Institutions and insurers hit globally
The latest fall in world stock markets will affect financial institutions and insurers globally. Individuals with investment policies are also facing another weak performance this year, writes Siobhan Creaton.
The latest fall in world stock markets will affect financial institutions and insurers globally. Individuals with investment policies are also facing another weak performance this year.
Analysts are not immediately preparing to downgrade the earnings forecasts for companies such as AIB, Bank of Ireland and Irish Life & Permanent, but the meltdown in world stock markets is expected to depress earnings.
Bank of Ireland produced relatively flat results last month with profits up 3.4 per cent to €1.12 billion in the 12 months to the end of March. It cited the impact of weak equity markets on its asset management business as one of the key factors depressing profit growth.
Mr Scott Rankin, financial analyst at Davy Stockbrokers, said it was too early in the bank's current financial year to make any adjustment to forecasts, which are more likely to be re-examined in September.
This exposure is relatively small but the lower valuation of its asset management may also hit its earnings potential.
The bank has made a bigger general provision in its accounts to allow for any deterioration in its commercial lending. It does have the capacity to dip into these reserves.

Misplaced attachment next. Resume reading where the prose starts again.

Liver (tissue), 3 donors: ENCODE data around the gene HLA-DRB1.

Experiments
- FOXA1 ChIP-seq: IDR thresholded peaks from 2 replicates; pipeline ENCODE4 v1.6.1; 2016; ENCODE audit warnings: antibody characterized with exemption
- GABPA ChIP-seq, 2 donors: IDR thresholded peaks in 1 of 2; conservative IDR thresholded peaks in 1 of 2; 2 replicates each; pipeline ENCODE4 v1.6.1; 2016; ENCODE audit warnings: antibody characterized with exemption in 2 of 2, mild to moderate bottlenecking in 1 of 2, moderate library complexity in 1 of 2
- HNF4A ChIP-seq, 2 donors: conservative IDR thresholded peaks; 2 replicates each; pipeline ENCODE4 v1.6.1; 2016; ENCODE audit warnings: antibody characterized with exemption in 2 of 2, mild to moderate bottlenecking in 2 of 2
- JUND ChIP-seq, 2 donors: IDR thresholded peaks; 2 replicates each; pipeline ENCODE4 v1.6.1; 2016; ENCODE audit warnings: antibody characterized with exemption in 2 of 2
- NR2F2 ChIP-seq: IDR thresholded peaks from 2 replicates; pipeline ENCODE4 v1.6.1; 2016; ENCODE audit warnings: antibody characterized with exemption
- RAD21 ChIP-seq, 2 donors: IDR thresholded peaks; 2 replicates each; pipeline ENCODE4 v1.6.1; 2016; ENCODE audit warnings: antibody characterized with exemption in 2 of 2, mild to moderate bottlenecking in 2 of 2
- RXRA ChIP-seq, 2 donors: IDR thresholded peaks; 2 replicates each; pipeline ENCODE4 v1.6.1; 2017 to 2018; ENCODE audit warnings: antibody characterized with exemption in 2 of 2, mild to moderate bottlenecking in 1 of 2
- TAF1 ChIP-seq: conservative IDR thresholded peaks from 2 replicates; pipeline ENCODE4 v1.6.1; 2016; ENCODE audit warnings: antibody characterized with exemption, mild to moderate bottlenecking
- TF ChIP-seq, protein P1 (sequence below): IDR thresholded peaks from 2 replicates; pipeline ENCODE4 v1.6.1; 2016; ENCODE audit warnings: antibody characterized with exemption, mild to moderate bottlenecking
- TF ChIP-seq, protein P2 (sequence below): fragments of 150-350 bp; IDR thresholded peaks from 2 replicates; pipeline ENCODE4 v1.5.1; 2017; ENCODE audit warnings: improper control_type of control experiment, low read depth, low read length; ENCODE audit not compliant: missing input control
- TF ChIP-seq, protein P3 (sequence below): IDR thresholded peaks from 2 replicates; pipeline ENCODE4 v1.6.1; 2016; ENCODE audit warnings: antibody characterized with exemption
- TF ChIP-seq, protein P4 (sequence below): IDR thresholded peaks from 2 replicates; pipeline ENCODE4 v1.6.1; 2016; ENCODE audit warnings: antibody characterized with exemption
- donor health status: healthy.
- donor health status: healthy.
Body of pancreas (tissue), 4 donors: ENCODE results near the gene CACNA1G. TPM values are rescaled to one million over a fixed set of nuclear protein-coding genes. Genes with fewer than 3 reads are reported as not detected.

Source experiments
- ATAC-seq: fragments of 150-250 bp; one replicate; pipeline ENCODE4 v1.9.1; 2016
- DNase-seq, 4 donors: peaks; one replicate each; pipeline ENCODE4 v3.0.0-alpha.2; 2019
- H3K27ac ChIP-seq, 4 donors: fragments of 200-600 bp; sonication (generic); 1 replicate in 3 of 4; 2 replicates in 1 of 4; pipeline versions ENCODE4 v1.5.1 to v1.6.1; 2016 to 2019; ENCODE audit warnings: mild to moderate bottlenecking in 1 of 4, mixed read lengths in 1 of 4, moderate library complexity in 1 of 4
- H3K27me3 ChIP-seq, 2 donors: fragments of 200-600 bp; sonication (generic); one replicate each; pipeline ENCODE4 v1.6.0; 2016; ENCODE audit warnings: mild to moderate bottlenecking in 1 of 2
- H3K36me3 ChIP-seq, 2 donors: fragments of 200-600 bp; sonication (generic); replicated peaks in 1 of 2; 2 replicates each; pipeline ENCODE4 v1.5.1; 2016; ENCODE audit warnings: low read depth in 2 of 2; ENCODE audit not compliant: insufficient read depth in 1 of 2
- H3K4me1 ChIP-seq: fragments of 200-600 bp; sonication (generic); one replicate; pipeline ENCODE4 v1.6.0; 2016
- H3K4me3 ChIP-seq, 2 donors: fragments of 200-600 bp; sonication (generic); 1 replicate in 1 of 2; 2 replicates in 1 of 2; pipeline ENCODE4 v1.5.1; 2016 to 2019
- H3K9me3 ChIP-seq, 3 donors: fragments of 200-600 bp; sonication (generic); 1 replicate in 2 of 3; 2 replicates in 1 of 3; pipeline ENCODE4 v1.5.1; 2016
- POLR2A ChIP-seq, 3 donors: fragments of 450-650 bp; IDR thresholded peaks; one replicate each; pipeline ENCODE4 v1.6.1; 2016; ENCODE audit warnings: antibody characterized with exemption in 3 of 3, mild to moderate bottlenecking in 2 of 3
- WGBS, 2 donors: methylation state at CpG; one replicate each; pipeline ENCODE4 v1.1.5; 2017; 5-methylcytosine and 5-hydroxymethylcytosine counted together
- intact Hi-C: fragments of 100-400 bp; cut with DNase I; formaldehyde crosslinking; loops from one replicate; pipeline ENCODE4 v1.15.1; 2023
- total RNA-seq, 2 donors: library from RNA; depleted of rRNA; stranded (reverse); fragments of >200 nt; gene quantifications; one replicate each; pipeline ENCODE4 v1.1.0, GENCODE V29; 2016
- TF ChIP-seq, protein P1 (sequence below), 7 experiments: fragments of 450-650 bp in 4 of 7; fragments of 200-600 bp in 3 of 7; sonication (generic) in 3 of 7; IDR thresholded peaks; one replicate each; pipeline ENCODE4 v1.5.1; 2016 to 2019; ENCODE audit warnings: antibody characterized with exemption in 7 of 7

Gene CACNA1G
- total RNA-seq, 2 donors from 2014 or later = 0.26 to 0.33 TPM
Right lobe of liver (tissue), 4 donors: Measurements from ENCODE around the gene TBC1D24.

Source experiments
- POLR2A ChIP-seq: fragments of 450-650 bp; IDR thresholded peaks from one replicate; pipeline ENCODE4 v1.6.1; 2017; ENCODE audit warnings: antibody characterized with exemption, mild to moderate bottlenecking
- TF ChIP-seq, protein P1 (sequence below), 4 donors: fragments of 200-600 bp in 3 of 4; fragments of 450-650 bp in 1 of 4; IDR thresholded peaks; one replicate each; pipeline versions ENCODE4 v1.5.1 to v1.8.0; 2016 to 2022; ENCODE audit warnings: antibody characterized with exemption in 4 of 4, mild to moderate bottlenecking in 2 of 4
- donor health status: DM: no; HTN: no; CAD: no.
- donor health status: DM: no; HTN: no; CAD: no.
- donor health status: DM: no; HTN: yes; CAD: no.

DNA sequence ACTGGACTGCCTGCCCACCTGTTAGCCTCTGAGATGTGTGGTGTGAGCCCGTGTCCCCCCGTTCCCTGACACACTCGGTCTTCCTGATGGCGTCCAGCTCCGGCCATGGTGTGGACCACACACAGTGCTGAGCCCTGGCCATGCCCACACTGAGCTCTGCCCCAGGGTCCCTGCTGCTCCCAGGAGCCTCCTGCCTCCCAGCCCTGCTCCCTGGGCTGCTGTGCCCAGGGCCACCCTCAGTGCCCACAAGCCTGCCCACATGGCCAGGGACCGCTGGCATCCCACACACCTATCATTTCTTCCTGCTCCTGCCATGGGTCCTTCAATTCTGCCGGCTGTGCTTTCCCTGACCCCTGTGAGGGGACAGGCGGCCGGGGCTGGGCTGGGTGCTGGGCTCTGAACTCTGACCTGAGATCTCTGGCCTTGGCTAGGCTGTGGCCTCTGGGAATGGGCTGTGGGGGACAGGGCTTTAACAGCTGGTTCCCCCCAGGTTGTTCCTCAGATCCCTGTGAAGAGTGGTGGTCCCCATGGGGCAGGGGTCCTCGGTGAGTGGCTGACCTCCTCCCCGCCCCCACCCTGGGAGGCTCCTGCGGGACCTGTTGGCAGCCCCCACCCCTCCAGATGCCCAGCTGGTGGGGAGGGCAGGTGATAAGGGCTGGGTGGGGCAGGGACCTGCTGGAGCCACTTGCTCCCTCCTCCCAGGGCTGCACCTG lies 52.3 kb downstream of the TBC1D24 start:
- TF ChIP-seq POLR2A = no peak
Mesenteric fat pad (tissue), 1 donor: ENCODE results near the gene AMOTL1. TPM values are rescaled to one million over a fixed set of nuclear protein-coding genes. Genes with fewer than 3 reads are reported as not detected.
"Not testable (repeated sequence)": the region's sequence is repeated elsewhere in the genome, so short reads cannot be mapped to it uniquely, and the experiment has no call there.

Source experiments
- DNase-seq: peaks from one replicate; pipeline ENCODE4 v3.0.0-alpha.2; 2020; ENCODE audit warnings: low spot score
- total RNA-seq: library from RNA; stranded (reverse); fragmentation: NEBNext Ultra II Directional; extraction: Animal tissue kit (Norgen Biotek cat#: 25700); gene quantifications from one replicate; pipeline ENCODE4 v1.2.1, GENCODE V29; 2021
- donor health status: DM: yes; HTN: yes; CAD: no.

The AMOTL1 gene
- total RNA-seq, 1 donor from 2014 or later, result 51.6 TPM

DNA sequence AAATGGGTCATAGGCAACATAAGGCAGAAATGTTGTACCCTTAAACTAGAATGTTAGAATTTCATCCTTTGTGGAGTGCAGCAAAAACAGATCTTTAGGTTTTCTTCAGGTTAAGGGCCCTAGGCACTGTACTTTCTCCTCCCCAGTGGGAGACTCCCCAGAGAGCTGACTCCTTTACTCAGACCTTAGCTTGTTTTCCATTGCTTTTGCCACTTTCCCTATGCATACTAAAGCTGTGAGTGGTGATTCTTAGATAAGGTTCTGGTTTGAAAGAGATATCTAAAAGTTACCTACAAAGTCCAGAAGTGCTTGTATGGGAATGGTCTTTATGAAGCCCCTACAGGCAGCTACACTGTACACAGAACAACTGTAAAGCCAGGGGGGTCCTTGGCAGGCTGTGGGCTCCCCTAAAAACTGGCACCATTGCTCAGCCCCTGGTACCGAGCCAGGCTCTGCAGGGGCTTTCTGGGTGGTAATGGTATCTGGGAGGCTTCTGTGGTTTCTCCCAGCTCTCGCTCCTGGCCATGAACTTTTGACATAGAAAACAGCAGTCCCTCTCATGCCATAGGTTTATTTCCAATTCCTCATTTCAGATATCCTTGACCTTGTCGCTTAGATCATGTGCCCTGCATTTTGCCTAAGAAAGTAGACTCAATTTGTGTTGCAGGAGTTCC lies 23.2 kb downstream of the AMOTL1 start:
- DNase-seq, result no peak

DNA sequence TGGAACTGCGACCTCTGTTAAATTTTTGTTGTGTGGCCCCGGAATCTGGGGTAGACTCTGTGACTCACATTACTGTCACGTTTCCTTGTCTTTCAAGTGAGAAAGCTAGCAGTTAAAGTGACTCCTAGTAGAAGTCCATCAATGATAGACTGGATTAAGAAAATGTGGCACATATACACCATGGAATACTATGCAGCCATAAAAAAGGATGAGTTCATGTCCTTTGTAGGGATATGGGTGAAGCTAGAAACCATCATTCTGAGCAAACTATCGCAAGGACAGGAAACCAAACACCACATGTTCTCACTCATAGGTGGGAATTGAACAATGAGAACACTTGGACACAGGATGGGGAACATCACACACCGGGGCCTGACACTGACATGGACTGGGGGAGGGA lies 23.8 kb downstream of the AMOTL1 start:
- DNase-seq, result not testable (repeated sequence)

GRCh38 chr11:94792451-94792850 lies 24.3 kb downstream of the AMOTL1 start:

Irish Life & Permanent has the greatest exposure to declining equity markets, earning 70 per cent of its profits from fees and investment gains on its clients' funds.
To date, the company has reported little sign of customers seeking to switch out of their equity investments, according to head of retail investment Mr Dermot O'Brien.
He said policyholders were facing a second successive year of investment losses but the group remained positive about the outlook for world stock markets.
Mr Grant Barrons of Hibernian also confirmed that investors would be disappointed with the performance of equity funds this year. Those with unit-linked investments would have been able to view the daily progress, which has mainly been downwards.
Holders of with-profits policies however will be taking a longer-term view and will net an average gain over the lifetime of those policies, which are typically 10 to 20 years.
There has been much speculation in Britain that insurers would be forced to sell equities and move their assets into cash and bonds to ensure they can meet payments on policies as they fall due.
Insurance companies that underwrite with-profits policies will come under most pressure in this regard.